The Food and Drug Administration announced proposed changes to its blood donation guidelines for gay and bisexual men Friday, offering a shift from restrictions many deem as discriminatory.

The restrictions on donating blood date back to the early days of the AIDS epidemic and were designed to protect the blood supply from HIV. Initially, gay and bisexual men were prohibited entirely from donating blood. Over time, the FDA relaxed the ban but kept some limits in place.

The most current rules, which were updated in 2020, state that "a man who has protected sex with another man in the three months prior to a blood donation cannot be a donor, but a man or woman who has unprotected sex with multiple partners of the opposite sex over the same time period remains eligible," according to the American Medical Association.

The FDA's proposed guidance removes that time-based deferral for some men who have sex with men: "Instead, we recommend assessing donor eligibility using gender-inclusive, individual risk-based questions relevant to HIV risk."

The move is aimed at tackling criticism that the current policy is discriminatory and outdated, as well as removing a barrier that can bolster the nation's blood supply since blood banks routinely screen donated blood for HIV anyway.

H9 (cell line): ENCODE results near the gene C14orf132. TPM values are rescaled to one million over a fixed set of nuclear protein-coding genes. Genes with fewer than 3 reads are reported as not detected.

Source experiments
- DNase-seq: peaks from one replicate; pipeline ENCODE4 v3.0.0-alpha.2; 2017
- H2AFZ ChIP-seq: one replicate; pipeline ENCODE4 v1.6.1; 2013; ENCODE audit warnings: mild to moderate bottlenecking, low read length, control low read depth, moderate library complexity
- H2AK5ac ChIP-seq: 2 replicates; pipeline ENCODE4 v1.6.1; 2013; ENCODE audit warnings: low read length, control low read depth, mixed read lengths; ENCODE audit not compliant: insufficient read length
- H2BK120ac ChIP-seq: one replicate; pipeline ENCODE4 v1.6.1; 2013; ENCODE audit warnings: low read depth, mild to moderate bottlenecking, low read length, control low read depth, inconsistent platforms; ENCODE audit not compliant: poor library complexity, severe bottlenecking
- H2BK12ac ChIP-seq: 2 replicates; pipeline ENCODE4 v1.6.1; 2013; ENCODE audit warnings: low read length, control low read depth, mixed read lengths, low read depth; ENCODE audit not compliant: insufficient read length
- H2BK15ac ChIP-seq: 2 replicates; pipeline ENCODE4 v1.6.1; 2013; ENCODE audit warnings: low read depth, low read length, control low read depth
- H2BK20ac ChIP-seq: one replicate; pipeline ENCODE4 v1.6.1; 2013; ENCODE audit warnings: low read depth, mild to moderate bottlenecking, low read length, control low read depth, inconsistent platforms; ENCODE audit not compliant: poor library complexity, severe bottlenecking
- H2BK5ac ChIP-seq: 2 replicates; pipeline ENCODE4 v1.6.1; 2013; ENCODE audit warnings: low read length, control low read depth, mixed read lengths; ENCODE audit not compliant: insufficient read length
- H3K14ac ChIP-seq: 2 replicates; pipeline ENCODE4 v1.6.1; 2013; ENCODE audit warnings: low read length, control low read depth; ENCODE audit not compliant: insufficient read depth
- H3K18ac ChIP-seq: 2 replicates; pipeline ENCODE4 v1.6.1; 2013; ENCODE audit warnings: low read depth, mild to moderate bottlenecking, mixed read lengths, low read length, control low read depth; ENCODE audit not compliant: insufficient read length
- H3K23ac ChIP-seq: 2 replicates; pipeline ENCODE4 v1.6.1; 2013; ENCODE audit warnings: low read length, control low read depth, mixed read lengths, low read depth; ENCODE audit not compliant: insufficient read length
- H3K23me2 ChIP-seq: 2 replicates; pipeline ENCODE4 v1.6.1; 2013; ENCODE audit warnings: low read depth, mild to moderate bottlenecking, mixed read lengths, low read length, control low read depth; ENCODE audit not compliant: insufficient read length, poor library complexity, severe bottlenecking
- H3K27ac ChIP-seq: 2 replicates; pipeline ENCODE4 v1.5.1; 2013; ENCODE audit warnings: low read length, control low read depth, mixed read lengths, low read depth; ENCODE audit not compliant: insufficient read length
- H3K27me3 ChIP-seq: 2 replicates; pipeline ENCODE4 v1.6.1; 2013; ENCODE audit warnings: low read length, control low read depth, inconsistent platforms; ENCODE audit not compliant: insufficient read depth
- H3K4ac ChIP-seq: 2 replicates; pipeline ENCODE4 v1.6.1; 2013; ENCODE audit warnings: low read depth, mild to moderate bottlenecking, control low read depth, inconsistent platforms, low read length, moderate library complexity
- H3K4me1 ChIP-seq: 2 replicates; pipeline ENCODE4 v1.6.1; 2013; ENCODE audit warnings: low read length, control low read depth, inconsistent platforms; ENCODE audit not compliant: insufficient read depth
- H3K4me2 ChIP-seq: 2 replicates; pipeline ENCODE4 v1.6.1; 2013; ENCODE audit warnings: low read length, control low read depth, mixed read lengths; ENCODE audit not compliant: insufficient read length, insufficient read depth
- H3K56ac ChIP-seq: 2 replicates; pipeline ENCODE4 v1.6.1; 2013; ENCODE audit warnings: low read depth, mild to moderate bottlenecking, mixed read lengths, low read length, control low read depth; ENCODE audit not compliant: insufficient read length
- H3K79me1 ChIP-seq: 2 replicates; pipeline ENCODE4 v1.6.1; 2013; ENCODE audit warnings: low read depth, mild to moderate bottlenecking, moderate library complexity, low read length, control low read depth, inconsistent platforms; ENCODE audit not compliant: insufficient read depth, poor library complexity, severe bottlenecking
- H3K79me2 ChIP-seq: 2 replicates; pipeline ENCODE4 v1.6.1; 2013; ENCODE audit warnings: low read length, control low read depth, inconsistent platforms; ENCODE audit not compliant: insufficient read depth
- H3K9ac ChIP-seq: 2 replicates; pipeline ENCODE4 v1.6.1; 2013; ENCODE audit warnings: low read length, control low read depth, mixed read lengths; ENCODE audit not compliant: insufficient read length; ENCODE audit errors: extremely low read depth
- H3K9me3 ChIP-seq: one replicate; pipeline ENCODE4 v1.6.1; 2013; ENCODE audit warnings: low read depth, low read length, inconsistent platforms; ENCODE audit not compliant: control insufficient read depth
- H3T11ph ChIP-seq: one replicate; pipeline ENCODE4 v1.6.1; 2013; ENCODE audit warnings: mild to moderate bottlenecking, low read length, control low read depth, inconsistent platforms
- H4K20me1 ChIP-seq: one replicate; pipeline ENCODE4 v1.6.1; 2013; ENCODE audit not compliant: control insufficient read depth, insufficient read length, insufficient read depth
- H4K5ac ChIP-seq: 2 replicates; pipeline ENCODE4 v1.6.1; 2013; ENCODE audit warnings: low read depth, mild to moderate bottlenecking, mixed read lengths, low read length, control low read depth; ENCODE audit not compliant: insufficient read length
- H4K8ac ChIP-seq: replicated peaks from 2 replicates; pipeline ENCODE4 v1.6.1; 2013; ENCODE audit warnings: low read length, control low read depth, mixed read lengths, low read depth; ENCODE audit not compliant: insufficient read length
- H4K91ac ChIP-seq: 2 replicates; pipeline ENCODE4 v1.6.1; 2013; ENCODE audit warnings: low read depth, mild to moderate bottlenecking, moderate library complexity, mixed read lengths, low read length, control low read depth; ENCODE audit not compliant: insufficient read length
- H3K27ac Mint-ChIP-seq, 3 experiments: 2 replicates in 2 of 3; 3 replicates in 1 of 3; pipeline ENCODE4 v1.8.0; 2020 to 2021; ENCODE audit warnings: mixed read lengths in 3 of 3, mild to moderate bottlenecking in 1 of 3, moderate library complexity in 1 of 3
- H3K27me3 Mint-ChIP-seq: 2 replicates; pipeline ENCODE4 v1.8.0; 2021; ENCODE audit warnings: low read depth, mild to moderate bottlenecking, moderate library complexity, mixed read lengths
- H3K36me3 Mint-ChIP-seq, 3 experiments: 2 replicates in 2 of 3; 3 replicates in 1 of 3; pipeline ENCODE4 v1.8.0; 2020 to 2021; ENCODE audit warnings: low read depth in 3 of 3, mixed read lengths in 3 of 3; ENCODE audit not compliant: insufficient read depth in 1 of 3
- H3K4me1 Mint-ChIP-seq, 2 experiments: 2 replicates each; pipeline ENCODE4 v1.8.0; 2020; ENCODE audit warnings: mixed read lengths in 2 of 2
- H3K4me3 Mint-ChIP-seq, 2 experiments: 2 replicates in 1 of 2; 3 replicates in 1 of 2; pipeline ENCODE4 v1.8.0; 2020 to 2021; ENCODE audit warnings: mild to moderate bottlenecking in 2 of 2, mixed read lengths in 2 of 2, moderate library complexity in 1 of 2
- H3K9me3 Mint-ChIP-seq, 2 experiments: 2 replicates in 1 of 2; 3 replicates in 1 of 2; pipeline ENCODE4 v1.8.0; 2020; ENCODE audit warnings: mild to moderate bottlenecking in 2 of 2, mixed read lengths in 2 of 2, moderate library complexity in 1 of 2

The current donor history questionnaire would also be revised to ask all prospective donors about their sexual history in the past three months, meaning gay and bisexual men would not be singled out. Notably, lesbian and bisexual women do not have a deferral period.

Men who have sex with men that are not in monogamous relationships would still be subject to the three-month deferral, according to the proposed guidance.

For many years, the American Medical Association, the American Red Cross and LGBTQ+ advocacy groups have been pushing for a change to the federal rules on blood donations.

"Maintaining a safe and adequate supply of blood and blood products in the U.S. is paramount for the FDA, and this proposal for an individual risk assessment, regardless of gender or sexual orientation, will enable us to continue using the best science to do so," FDA Commissioner Dr. Robert Califf said in a statement.

America's supply of blood is constantly in a state of flux, with less than 10% of community blood centers having more than a three-day supply, according to America's Blood Centers, the nation's largest blood collection organization.

The FDA is expected to make the guidance official after public comment.